Last updated on August 27th, 2020 at 01:19 pm
The Milwaukee Repertory Theater on Tuesday announced additional changes to the upcoming 2020-’21 season due to the ongoing COVID-19 pandemic.
After originally being delayed two months, all twelve shows have been moved to 2021-’22 and replaced with what the Rep calls its 2020-’21 Season Reset.
The five-show lineup, running Dec. 1, 2020 to May 32, 2021, begins with a one-actor rendition of ‘A Christmas Carol’ at Quadracci Powerhouse Theater. The show will feature actor Lee E. Ernst, who has appeared at the Rep in a number of shows, including ‘A Christmas Carol’ in the early 2000s as Ebenezer Scrooge.
The modified season will continue in 2021, with ‘Ella Fitzgerald: First Lady of Song,’ ‘McGuire,’ ‘Antonio’s Song/I Was Dreaming Of A Son,’ and ‘Nina Simone: Four Women.’ A full schedule is available here.
“The original 2020-’21 Season was designed to be enjoyed by over 250,000 audience members and involve more than 500 artists and staff,” said Mark Clements, artistic director “Unfortunately, given the realities of COVID-19, producing the announced season in a safe and responsible manner is not possible at this time.”
The Rep has rolled out a number of health and safety protocols aimed at protecting patrons, performers and staff once shows start. All theaters will be limited to 35% capacity and audience members will be seated in a socially distanced format, in addition to increased cleaning procedures, paperless tickets, face mask requirement and an enhanced HVAC system, according to a news release.
Also for safety, Clements said, the season will start with the smallest cast shows and increase in size through the spring.
“It may look different, but our dedicated artists and staff are eager to put their skills to task and provide our audiences with a theatrical experience that will undoubtedly meet our world-class standards,” he said.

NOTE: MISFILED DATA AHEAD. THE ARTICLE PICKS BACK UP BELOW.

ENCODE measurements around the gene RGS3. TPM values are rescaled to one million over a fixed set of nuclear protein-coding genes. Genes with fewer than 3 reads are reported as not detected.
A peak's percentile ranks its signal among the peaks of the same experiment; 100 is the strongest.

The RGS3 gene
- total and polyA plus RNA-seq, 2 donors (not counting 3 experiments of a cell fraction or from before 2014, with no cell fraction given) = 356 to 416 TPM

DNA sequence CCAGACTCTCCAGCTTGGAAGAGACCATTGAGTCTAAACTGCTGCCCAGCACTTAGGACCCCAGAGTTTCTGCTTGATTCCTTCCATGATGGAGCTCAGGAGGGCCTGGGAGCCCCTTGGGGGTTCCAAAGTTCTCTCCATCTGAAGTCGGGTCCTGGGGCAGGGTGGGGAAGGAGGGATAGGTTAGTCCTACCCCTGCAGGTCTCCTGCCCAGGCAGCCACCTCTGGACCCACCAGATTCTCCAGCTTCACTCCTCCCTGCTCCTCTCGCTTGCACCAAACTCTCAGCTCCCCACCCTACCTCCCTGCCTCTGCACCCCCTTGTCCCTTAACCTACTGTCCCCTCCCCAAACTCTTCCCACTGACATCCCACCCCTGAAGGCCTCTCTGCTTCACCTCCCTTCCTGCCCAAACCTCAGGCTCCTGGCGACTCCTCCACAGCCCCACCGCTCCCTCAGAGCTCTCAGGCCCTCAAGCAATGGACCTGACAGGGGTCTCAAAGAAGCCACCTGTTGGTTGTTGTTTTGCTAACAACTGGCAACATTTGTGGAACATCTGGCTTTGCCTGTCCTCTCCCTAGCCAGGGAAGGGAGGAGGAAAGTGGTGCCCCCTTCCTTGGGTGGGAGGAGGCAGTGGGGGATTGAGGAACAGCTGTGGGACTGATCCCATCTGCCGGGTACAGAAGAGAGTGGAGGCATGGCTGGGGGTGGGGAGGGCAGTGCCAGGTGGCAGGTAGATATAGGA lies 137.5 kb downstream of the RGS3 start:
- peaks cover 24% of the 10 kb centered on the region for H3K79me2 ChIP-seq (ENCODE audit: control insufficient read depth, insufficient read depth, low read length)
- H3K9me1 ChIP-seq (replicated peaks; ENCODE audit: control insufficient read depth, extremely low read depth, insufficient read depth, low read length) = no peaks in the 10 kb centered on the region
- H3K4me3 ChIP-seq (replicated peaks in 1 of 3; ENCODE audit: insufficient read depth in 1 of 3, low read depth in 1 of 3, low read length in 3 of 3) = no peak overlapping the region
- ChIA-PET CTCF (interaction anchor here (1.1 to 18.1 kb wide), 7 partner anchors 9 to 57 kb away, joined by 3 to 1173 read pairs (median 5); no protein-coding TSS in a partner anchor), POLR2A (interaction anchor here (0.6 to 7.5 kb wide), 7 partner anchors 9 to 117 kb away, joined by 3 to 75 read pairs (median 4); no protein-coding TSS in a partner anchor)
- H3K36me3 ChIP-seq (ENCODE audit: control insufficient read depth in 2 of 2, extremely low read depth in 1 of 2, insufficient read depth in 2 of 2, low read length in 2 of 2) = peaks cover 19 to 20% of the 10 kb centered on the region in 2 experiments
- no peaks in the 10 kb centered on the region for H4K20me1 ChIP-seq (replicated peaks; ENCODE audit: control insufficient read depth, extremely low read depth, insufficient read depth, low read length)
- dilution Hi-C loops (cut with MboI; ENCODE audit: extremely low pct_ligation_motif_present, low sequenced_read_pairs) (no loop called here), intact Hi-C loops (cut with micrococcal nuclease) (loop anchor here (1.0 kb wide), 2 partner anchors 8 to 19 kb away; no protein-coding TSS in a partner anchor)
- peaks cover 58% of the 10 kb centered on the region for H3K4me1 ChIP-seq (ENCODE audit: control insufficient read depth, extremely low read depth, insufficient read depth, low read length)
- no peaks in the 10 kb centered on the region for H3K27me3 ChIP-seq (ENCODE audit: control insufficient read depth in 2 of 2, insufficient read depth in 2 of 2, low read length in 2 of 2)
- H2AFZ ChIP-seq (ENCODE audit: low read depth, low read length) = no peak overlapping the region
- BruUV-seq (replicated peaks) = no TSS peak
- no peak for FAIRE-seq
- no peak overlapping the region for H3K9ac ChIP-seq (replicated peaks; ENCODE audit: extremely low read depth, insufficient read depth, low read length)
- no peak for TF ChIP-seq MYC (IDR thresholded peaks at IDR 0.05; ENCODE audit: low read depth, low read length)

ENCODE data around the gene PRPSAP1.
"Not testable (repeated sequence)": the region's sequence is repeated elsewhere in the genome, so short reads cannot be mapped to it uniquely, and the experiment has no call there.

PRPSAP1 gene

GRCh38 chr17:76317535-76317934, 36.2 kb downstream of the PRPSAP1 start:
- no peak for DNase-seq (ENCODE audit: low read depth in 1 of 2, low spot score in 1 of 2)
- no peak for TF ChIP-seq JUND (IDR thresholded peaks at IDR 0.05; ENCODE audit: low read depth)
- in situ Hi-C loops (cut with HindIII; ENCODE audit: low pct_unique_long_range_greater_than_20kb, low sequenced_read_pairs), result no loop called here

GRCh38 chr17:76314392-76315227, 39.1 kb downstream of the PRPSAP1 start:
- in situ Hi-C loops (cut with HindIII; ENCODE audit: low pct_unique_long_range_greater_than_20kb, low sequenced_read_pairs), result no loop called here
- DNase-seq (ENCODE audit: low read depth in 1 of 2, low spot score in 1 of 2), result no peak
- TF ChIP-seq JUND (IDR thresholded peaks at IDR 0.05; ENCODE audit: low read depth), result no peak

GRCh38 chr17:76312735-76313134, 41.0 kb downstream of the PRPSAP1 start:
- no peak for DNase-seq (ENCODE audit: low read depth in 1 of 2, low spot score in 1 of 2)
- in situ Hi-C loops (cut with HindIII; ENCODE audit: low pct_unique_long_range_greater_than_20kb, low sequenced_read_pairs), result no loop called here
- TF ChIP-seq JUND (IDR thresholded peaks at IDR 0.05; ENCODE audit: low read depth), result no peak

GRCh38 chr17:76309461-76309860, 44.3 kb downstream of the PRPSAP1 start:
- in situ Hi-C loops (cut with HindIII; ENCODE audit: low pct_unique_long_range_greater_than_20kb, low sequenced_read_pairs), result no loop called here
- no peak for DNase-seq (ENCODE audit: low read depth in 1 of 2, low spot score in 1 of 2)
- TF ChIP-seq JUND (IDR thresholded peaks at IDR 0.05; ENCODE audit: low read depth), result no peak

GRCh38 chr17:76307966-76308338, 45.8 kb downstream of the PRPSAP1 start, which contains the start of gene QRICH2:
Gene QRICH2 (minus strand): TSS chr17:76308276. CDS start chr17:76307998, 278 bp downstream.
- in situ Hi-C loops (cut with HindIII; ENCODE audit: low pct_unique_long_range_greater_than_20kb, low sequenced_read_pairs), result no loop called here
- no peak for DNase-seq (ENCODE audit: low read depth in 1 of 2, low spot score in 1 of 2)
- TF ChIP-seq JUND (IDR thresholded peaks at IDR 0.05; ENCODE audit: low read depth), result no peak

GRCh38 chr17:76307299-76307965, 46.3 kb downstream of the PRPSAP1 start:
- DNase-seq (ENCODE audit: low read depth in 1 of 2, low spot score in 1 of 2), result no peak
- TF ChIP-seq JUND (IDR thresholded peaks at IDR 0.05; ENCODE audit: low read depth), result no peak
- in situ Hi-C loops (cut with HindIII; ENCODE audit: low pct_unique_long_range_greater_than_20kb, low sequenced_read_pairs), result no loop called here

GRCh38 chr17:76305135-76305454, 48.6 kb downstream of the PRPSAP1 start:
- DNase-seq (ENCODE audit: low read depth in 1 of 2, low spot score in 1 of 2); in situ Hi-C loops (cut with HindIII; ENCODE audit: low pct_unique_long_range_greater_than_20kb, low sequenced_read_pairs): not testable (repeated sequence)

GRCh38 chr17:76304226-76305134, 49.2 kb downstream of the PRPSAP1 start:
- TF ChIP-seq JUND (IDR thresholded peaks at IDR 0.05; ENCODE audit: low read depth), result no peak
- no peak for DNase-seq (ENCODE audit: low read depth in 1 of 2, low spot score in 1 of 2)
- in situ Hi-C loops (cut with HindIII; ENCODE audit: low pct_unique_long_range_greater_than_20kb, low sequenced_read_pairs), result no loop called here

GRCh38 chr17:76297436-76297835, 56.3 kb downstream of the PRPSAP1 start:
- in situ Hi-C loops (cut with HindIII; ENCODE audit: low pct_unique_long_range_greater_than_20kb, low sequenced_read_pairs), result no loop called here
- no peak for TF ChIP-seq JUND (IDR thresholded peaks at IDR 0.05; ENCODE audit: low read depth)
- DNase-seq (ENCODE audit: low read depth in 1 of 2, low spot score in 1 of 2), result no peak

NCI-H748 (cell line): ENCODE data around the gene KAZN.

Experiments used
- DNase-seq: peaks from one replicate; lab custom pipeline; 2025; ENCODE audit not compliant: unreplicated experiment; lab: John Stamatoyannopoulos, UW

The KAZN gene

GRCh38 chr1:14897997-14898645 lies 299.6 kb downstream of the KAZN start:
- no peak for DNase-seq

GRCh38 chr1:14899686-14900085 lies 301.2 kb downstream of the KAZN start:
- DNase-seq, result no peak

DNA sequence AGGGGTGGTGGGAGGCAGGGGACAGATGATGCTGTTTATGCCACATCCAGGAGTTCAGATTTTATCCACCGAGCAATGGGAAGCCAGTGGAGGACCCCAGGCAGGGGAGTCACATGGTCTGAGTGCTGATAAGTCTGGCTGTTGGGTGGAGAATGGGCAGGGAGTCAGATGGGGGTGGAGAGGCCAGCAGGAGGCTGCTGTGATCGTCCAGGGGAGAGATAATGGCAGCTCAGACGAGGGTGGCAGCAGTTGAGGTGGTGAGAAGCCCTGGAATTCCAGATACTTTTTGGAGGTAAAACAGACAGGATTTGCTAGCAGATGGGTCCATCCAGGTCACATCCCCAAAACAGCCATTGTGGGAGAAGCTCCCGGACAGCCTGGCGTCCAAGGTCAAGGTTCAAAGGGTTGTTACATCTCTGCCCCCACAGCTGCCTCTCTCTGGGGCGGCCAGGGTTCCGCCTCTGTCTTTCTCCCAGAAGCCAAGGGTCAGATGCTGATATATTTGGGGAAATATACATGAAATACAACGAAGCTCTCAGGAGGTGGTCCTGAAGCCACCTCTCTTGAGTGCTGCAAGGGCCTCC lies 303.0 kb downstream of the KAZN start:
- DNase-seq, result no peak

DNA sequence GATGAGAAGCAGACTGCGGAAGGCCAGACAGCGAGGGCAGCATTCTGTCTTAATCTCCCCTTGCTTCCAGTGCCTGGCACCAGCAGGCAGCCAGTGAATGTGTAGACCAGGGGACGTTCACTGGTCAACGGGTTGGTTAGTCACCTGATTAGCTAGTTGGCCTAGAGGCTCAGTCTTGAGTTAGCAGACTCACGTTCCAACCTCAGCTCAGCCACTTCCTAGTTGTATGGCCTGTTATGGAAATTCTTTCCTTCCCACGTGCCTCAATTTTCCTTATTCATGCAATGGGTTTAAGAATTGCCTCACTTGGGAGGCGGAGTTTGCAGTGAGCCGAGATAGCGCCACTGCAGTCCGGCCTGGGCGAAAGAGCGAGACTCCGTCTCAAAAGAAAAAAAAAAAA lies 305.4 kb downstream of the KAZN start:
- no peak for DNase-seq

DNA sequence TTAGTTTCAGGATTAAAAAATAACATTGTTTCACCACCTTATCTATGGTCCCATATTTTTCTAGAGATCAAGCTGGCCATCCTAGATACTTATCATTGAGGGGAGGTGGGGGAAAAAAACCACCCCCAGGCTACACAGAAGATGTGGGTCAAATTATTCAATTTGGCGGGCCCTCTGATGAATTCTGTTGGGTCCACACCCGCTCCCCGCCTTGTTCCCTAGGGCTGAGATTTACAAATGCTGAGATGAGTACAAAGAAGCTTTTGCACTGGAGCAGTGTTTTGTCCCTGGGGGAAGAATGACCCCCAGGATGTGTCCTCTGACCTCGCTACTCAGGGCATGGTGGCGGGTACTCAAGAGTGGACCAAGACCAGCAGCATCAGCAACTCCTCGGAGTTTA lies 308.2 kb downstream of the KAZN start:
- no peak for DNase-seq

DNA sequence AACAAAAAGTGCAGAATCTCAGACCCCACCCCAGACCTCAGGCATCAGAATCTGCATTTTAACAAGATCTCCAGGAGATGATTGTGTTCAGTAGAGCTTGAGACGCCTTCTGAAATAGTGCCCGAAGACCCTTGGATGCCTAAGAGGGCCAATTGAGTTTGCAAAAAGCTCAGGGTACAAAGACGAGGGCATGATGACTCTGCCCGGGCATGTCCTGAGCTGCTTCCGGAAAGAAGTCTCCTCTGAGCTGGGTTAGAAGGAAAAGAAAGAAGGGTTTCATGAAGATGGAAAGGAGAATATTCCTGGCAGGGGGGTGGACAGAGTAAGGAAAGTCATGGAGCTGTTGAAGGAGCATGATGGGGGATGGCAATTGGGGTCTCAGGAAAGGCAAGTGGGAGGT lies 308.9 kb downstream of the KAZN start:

Subscribers and ticket holders for the originally planned 2020-’21 season will automatically have their tickets rolled over to the 2021-’22 season, according to the release.
Clements hopes the Rep’s reset season will drive gradual demand as audiences get comfortable sitting in front of live actors again, and vice versa. He said despite the pandemic’s lasting impact on consumer taste and behavior, the experience of live arts and entertainment won’t lose its value.
The Rep is keeping ticket prices low for the upcoming season, starting at $120 for a main floor season pass, or $30 per ticket. The pass includes an option for a high-definition virtual viewing of the production if the ticket holder is not comfortable attending in person.
But with $1.5 million in already lost revenue and an additional $6 million still expected in 2020-’21 due to limited capacities, fewer productions and low ticket sales, the Rep will be running its modified 2020-’21 season with a budget that’s been cut in half from $14 million to $7 million.
What’s more, the theater had kept the full-time and seasonal employees on payroll since March utilizing reserves, a $1.4 million federal Paycheck Protection Program loan and donor support. However, as of Aug. 3, The Rep was forced to lay off and furloughed nearly half of its employees, and reduce the salaries and benefits of those who remain.
For those reasons, The Rep has launched an emergency relief fundraising campaign, in which its Board of Trustees will match all new and increased gifts up to $500,000.
The challenges that The Rep is currently facing are not unique, as part of an industry that has been among the hardest hit by government-mandated restrictions and stay-at-home orders in response to the pandemic.
Theaters and venues were some of the first businesses to close at the onset of the pandemic, and most have yet to open without any federal assistance left to rely on.
Clements said The Rep chose to invest in its staff rather than making drastic cuts and scheduling changes right away like many larger venues did.
“We did what we could for as long as we can,” said Clements. “We were having a good year, we got the PPP loan and we maxed that out for as long as possible, but then there came a point where that stopped… We will need to raise a huge amount of money to stay viable and not to have a brain drain from the organization.”